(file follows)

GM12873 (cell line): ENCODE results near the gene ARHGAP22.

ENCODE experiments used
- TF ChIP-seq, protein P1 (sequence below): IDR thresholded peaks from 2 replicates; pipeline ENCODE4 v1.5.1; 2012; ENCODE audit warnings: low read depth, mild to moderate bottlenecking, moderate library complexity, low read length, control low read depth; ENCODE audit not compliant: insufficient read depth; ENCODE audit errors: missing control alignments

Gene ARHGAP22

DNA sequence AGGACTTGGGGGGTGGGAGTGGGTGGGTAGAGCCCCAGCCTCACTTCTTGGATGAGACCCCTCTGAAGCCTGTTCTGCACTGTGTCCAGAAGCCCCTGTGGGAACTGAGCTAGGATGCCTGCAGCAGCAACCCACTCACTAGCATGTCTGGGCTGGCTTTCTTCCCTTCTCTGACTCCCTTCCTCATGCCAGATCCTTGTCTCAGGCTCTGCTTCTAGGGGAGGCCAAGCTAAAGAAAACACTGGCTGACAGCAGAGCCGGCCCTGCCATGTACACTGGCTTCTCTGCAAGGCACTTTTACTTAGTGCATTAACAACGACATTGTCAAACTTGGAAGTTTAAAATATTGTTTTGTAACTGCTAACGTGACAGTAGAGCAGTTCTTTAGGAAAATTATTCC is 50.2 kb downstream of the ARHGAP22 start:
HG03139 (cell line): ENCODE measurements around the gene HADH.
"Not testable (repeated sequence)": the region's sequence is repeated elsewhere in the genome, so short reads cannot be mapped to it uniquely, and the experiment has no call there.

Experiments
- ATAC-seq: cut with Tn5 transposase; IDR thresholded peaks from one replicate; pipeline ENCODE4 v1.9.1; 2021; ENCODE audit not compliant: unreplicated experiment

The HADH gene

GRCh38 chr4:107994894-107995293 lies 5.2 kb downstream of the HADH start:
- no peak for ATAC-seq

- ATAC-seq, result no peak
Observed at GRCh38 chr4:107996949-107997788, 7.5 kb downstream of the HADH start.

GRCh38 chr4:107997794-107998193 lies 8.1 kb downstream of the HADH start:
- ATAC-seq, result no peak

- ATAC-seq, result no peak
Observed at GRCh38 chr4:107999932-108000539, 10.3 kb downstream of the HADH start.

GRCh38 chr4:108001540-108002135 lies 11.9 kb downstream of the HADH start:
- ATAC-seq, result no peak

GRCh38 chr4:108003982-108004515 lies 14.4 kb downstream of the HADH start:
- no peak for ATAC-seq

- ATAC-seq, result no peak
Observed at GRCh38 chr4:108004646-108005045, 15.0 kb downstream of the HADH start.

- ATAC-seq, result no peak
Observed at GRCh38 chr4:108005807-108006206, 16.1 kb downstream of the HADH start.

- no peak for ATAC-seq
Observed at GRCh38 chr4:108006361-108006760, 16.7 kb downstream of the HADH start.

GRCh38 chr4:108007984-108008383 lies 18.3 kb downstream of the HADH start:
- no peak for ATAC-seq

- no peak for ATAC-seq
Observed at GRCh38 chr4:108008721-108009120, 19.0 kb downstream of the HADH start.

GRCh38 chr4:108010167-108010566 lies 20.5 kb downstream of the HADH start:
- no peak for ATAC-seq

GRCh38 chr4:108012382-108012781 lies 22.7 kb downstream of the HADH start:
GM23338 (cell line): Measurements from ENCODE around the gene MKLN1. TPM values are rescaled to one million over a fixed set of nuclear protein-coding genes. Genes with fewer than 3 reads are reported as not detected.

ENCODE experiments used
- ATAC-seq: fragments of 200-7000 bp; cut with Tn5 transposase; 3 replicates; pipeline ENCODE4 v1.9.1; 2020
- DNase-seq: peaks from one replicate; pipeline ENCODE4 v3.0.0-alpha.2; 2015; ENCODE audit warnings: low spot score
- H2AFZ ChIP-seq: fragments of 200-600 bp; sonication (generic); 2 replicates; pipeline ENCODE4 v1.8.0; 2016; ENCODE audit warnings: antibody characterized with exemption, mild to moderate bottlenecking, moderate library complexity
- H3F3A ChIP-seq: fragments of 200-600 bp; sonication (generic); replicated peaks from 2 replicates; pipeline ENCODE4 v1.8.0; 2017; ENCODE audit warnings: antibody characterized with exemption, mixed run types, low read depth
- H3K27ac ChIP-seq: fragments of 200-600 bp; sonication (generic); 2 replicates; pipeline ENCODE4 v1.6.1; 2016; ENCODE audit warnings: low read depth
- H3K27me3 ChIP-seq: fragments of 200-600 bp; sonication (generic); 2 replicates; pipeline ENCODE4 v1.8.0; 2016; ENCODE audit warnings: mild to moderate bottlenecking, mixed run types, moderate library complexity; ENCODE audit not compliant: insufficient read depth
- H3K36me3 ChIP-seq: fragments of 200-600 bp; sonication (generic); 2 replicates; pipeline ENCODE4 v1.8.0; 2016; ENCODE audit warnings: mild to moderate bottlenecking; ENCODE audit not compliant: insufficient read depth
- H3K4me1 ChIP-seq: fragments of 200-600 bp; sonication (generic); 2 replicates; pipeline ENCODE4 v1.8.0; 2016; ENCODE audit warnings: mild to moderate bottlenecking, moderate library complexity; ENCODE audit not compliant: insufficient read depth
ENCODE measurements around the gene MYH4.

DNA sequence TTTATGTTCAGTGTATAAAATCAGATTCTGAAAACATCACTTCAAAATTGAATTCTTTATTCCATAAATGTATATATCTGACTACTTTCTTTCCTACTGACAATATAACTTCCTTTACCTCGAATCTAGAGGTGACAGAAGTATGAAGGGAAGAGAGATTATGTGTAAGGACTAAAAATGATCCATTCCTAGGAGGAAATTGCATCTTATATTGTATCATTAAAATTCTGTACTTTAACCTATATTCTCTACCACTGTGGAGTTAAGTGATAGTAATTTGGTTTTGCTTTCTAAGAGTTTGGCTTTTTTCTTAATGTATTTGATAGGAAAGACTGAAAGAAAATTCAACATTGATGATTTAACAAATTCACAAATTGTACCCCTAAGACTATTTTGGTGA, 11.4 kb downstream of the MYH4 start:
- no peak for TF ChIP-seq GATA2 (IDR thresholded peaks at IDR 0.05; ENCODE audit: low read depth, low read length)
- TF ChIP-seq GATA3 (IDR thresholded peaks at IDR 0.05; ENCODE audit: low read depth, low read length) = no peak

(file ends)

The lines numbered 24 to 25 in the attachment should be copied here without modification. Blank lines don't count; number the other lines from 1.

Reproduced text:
Observed at GRCh38 chr4:108004646-108005045, 15.0 kb downstream of the HADH start.

- ATAC-seq, result no peak